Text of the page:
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Arturo Ortin-Martinez, En Leh Samuel Tsai, Lacrimioara Comanita, Nicole Yan, Nobuhiko Tachibana, Akshay Gurdita, Zhongda Chris Liu, Philip Nickerson, Suying Lu, Rod Bremner, Valerie Wallace; Transplanted photoreceptors exchange proteins to host photoreceptors via neurites. Invest. Ophthalmol. Vis. Sci. 2019;60(9):442.
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© ARVO (1962-2015); The Authors (2016-present)
We and others recently reported that transplantation of immature photoreceptors to the adult retina results in reciprocal cytoplasmic protein exchange (material exchange, ME) between transplanted and recipient photoreceptors. Our work aims to define the kinetics and investigate the cellular and molecular mechanisms that regulate this process in transplanted mammalians retinas.
Transplantations were performed using multiple transgenic donor and recipient models and ME was analyzed at various time-points (3 days to 5 months). Morphology of the transplanted cells and their interaction with the host photoreceptors was analyzed by electron, confocal, light sheet and 2-photon microscopy. A combination of genetic and acute lentiviral gene delivery was used to identify cellular structures and signaling pathways that regulate ME.
The onset of ME coincides with resolution of the surgically-induced retinal injury and persists for several months, indicating that acute transplant-associated death is not a major mechanism of ME. Although donor cells continue to survive, ME is dramatically reduced by 3 months post-transplant, suggesting that transferred material is labile and that ME is a transient process. ME was not enchanced by transplantation of photoreceptors that over produce extracellular vesicles (EV) and was insensitive to pharmacologic inhibition of EV biogenesis and secretion pathways, indicating that EV-mediated transfer is not the major mechanism of ME. Morphological and mechanistic analysis shows that ME requires contact between donor and host cells, and is partially dependent on the neurite outgrowth capacity of the transplanted photoreceptors. Finally, we show that ME is cell specific and involves nuclear, cytoplasmic and membrane proteins.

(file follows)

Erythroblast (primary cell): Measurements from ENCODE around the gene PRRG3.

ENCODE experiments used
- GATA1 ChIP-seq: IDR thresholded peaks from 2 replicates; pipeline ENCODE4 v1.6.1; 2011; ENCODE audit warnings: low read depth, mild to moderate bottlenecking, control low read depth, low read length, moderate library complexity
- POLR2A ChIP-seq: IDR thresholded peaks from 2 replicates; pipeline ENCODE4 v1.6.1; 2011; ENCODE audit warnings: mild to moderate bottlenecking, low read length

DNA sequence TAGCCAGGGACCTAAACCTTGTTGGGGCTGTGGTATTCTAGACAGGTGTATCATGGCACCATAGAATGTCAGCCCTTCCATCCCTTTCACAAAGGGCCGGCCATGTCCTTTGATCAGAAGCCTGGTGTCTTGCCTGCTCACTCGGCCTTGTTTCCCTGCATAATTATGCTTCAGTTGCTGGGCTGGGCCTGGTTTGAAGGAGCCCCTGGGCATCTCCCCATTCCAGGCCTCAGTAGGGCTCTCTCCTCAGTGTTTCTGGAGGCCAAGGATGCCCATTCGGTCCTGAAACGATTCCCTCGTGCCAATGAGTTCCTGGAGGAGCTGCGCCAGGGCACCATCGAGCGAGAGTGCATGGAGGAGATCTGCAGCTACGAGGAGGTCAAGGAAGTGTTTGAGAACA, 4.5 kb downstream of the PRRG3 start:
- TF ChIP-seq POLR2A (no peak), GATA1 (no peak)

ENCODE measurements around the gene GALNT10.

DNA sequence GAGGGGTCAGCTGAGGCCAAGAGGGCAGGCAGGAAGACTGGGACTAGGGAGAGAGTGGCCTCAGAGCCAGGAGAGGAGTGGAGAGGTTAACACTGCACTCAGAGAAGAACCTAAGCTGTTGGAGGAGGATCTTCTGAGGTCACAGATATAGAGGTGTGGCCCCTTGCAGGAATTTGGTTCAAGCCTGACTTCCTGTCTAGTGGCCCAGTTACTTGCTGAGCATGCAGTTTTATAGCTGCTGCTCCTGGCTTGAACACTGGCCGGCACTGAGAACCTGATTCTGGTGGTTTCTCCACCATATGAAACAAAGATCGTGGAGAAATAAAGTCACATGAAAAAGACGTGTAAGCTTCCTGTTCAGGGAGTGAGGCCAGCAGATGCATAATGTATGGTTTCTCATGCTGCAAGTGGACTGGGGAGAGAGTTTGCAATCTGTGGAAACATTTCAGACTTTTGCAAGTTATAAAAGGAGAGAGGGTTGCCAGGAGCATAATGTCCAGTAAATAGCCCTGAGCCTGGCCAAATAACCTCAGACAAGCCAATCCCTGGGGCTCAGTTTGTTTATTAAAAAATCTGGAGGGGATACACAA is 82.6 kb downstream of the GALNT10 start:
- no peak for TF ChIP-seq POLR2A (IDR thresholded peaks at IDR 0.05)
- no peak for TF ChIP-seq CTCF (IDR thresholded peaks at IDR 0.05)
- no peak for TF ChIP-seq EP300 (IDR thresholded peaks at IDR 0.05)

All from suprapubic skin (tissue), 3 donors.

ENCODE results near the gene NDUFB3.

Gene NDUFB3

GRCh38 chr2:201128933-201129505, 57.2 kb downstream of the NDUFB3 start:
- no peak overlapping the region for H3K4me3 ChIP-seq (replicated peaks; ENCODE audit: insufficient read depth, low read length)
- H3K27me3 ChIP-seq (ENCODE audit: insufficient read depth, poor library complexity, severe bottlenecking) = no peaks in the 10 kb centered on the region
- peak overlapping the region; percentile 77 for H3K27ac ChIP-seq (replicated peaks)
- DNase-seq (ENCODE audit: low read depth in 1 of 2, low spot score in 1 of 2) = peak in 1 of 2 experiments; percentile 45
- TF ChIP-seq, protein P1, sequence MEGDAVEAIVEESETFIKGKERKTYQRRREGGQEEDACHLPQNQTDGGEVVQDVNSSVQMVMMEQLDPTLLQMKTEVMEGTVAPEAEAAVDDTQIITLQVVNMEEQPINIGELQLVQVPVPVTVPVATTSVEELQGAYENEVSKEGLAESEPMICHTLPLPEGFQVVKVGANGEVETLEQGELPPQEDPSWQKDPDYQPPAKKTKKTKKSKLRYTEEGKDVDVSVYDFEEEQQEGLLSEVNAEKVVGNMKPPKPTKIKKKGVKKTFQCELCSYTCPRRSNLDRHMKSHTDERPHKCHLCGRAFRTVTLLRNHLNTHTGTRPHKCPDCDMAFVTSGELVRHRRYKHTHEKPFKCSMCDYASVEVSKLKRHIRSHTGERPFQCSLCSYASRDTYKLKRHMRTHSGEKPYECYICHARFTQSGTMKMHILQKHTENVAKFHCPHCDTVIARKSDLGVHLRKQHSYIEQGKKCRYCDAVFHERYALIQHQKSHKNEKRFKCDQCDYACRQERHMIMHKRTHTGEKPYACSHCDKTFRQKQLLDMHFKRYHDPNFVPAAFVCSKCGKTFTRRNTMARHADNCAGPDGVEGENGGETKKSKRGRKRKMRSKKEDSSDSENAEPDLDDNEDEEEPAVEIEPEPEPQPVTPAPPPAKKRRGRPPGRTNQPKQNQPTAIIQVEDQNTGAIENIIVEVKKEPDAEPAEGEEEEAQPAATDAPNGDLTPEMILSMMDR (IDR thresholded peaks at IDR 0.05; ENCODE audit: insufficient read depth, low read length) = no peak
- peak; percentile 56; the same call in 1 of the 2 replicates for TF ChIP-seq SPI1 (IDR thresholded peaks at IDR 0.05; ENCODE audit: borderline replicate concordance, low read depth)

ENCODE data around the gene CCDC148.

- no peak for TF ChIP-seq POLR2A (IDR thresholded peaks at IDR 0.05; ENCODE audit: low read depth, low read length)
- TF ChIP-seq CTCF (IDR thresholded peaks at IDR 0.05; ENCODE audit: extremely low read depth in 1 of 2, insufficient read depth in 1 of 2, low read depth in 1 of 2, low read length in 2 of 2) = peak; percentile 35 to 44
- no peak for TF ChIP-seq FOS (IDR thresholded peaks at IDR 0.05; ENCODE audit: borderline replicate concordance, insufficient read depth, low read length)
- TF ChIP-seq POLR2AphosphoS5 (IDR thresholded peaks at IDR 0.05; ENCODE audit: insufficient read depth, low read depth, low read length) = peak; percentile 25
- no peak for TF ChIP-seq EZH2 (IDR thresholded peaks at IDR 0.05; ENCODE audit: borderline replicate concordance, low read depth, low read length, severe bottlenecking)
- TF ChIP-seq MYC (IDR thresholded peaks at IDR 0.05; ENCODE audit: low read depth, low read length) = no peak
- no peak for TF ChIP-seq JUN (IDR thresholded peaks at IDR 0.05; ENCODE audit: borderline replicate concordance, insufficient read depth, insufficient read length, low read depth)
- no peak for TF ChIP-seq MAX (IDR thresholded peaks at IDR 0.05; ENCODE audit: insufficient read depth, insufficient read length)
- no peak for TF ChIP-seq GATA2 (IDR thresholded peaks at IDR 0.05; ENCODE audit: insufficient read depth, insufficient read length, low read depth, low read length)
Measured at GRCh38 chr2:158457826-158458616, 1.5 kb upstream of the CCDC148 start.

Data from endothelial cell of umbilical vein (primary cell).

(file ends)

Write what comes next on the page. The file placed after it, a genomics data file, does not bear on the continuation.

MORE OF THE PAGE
Material exchange requires cytoplasmic bridges provided by neurites between the transplanted and recipients photoreceptor. The understanding of the mechanisms of material transfer could provide a means to modulate the donor cells and/or the host retina to promote visual rescue in degenerating retinas and could ultimately provide insight on the safety of therapeutic interventions and re-development of current approaches.
This abstract was presented at the 2019 ARVO Annual Meeting, held in Vancouver, Canada, April 28 - May 2, 2019.
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